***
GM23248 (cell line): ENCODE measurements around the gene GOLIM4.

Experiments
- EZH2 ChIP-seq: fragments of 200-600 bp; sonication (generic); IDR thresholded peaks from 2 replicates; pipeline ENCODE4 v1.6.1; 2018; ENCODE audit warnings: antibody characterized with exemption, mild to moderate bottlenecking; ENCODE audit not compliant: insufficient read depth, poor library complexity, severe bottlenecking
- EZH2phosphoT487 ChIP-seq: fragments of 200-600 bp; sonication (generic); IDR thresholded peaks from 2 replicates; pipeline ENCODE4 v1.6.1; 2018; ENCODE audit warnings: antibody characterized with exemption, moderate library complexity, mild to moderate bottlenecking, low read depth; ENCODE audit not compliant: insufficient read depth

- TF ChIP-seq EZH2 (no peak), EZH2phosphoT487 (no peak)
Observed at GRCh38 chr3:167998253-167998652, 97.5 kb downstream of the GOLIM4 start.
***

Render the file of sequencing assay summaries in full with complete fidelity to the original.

GM23248 (cell line): ENCODE measurements around the gene GOLIM4.

Experiments
- EZH2 ChIP-seq: fragments of 200-600 bp; sonication (generic); IDR thresholded peaks from 2 replicates; pipeline ENCODE4 v1.6.1; 2018; ENCODE audit warnings: antibody characterized with exemption, mild to moderate bottlenecking; ENCODE audit not compliant: insufficient read depth, poor library complexity, severe bottlenecking
- EZH2phosphoT487 ChIP-seq: fragments of 200-600 bp; sonication (generic); IDR thresholded peaks from 2 replicates; pipeline ENCODE4 v1.6.1; 2018; ENCODE audit warnings: antibody characterized with exemption, moderate library complexity, mild to moderate bottlenecking, low read depth; ENCODE audit not compliant: insufficient read depth

- TF ChIP-seq EZH2 (no peak), EZH2phosphoT487 (no peak)
Observed at GRCh38 chr3:167998253-167998652, 97.5 kb downstream of the GOLIM4 start.